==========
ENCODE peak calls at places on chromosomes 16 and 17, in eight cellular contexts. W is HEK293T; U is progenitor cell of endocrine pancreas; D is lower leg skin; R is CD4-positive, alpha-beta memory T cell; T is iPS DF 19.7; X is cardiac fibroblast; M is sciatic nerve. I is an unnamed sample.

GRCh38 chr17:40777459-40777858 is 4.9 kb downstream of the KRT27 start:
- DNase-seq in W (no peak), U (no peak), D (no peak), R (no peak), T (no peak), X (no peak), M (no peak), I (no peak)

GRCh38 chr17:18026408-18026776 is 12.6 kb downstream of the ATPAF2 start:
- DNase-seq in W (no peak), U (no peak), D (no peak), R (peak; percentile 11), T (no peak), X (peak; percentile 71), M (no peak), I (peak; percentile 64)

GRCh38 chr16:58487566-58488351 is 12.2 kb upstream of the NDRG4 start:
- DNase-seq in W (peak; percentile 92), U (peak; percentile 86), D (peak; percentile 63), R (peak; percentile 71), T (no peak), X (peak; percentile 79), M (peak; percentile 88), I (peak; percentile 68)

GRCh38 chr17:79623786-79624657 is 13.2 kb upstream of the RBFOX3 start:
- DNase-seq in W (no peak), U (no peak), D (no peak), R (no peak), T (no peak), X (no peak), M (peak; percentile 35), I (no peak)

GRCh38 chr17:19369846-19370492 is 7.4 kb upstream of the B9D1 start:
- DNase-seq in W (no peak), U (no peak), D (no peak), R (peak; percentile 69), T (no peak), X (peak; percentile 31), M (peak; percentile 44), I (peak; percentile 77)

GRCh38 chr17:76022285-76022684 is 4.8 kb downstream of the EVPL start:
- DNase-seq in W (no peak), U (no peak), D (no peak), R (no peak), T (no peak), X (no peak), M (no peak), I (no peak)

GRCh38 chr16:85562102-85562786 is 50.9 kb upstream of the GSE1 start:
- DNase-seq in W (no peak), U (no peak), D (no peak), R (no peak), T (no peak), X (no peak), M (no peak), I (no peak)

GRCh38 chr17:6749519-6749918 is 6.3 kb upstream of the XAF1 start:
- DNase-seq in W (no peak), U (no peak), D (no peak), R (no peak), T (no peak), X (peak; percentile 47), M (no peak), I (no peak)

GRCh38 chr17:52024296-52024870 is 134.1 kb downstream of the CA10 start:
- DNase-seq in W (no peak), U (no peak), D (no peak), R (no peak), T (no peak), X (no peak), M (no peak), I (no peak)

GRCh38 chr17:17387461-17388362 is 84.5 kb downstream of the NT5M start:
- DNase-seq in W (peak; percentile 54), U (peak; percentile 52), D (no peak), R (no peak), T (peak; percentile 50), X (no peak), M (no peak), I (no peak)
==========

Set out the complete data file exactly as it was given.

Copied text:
ENCODE peak calls at places on chromosomes 16 and 17, in eight cellular contexts. W is HEK293T; U is progenitor cell of endocrine pancreas; D is lower leg skin; R is CD4-positive, alpha-beta memory T cell; T is iPS DF 19.7; X is cardiac fibroblast; M is sciatic nerve. I is an unnamed sample.

GRCh38 chr17:40777459-40777858 is 4.9 kb downstream of the KRT27 start:
- DNase-seq in W (no peak), U (no peak), D (no peak), R (no peak), T (no peak), X (no peak), M (no peak), I (no peak)

GRCh38 chr17:18026408-18026776 is 12.6 kb downstream of the ATPAF2 start:
- DNase-seq in W (no peak), U (no peak), D (no peak), R (peak; percentile 11), T (no peak), X (peak; percentile 71), M (no peak), I (peak; percentile 64)

GRCh38 chr16:58487566-58488351 is 12.2 kb upstream of the NDRG4 start:
- DNase-seq in W (peak; percentile 92), U (peak; percentile 86), D (peak; percentile 63), R (peak; percentile 71), T (no peak), X (peak; percentile 79), M (peak; percentile 88), I (peak; percentile 68)

GRCh38 chr17:79623786-79624657 is 13.2 kb upstream of the RBFOX3 start:
- DNase-seq in W (no peak), U (no peak), D (no peak), R (no peak), T (no peak), X (no peak), M (peak; percentile 35), I (no peak)

GRCh38 chr17:19369846-19370492 is 7.4 kb upstream of the B9D1 start:
- DNase-seq in W (no peak), U (no peak), D (no peak), R (peak; percentile 69), T (no peak), X (peak; percentile 31), M (peak; percentile 44), I (peak; percentile 77)

GRCh38 chr17:76022285-76022684 is 4.8 kb downstream of the EVPL start:
- DNase-seq in W (no peak), U (no peak), D (no peak), R (no peak), T (no peak), X (no peak), M (no peak), I (no peak)

GRCh38 chr16:85562102-85562786 is 50.9 kb upstream of the GSE1 start:
- DNase-seq in W (no peak), U (no peak), D (no peak), R (no peak), T (no peak), X (no peak), M (no peak), I (no peak)

GRCh38 chr17:6749519-6749918 is 6.3 kb upstream of the XAF1 start:
- DNase-seq in W (no peak), U (no peak), D (no peak), R (no peak), T (no peak), X (peak; percentile 47), M (no peak), I (no peak)

GRCh38 chr17:52024296-52024870 is 134.1 kb downstream of the CA10 start:
- DNase-seq in W (no peak), U (no peak), D (no peak), R (no peak), T (no peak), X (no peak), M (no peak), I (no peak)

GRCh38 chr17:17387461-17388362 is 84.5 kb downstream of the NT5M start:
- DNase-seq in W (peak; percentile 54), U (peak; percentile 52), D (no peak), R (no peak), T (peak; percentile 50), X (no peak), M (no peak), I (no peak)